Year: 2022 Source: Acta Bioethica, (2022), 28(2), 269-279. DOI: SIEC No: 20221023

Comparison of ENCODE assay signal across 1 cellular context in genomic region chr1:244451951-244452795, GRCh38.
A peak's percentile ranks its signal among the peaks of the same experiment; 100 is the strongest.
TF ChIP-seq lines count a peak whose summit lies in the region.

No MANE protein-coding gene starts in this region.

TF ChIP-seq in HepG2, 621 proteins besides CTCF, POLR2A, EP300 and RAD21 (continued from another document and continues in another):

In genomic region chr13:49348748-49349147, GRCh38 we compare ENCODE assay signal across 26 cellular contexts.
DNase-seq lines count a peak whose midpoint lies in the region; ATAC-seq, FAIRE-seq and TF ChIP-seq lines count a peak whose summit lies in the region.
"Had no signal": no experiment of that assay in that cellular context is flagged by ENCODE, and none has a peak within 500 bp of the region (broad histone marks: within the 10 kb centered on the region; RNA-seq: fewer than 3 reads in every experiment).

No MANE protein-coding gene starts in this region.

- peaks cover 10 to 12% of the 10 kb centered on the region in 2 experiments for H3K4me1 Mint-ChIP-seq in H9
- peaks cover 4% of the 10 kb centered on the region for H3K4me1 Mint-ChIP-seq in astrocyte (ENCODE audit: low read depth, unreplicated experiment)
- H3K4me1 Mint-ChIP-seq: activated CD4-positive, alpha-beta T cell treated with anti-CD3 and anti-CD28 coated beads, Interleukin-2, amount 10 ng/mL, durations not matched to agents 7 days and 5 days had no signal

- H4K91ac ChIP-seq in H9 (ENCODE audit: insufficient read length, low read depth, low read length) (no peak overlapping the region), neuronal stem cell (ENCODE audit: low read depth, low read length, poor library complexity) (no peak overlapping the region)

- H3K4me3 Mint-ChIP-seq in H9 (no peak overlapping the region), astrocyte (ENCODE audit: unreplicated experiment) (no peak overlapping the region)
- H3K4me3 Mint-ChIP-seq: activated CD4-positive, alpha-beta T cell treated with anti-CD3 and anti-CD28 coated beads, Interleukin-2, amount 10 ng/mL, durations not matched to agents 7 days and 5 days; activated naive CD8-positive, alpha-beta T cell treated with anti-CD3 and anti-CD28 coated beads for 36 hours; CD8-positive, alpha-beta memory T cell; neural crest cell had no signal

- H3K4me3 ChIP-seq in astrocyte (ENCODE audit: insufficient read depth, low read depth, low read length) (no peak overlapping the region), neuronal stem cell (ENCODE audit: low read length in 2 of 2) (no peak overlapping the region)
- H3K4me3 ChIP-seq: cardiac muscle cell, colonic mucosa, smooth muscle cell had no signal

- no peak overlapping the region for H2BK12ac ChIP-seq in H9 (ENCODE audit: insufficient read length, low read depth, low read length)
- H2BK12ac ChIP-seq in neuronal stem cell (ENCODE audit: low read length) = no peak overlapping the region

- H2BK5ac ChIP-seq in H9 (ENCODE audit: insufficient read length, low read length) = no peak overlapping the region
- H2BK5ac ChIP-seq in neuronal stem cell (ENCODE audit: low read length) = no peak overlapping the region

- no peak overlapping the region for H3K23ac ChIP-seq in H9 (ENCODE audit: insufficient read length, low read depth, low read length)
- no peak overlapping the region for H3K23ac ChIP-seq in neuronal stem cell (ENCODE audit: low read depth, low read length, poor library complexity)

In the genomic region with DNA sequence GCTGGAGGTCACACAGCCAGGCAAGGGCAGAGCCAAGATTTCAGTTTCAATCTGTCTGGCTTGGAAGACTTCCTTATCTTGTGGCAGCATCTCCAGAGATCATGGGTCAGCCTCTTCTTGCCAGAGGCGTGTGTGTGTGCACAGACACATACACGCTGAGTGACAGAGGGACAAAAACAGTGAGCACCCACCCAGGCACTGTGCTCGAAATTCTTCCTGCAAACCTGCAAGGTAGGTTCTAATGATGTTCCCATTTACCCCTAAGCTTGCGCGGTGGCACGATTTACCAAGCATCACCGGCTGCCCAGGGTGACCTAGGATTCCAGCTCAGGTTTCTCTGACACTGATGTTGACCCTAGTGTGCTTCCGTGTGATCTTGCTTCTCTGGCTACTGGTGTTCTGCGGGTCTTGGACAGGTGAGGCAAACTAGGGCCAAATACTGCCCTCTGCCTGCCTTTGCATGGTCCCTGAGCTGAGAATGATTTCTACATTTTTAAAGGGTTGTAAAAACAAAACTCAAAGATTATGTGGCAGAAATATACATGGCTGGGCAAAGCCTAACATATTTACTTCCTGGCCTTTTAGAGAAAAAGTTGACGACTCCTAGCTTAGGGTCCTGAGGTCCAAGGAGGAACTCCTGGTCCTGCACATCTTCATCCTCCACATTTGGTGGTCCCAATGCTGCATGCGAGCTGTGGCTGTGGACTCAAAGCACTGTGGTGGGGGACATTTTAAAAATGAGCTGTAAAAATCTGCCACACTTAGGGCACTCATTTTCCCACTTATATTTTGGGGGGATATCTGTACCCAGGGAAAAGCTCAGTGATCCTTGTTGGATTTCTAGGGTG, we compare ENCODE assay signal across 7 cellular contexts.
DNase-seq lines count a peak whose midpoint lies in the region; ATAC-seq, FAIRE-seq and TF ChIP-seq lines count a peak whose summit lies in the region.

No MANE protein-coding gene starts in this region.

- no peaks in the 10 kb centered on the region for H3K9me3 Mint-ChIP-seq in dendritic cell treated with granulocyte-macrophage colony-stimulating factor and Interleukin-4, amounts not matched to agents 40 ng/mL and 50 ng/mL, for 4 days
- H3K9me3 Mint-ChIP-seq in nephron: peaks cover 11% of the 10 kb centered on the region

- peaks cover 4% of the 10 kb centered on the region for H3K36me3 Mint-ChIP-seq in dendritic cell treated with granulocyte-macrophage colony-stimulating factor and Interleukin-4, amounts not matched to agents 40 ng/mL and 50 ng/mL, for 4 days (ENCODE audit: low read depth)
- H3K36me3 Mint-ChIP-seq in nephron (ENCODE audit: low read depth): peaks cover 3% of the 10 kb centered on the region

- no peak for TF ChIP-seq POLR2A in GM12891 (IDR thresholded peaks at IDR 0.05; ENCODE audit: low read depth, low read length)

Background: With the increasing number of internet users, it becomes feasible to identify individuals at high risk of suicide and then carry out online suicide prevention. At the same time, online suicide prevention volunteers may encounter moral distress, which requires more attention. Purpose: This study aimed to explore the experience of moral distress in online suicide prevention. Method: The study was carried out as a qualitative study following the method of phenomenology. 11 interviewers were recruited through the purposive sampling method. Data were collected through semi-structured, in-depth face-to-face interviews. Colaizzi’s phenomenological framework was used for data analysis. Results: All participants reported they encountered moral distress during online suicide prevention. Four themes were condensed, including: “constraints from the surrounding,” “be cruel to be kind,” “baby spoiled by free milk,” and “when face death and depression” Participants also described their emotional experiences and response when they encountered moral distress. Conclusion: Moral distress in the process of online suicide prevention exists. More attention should be paid to the moral distress and ethical issues in online suicide prevention as the internet gradually becomes a brand-new way to prevent suicide.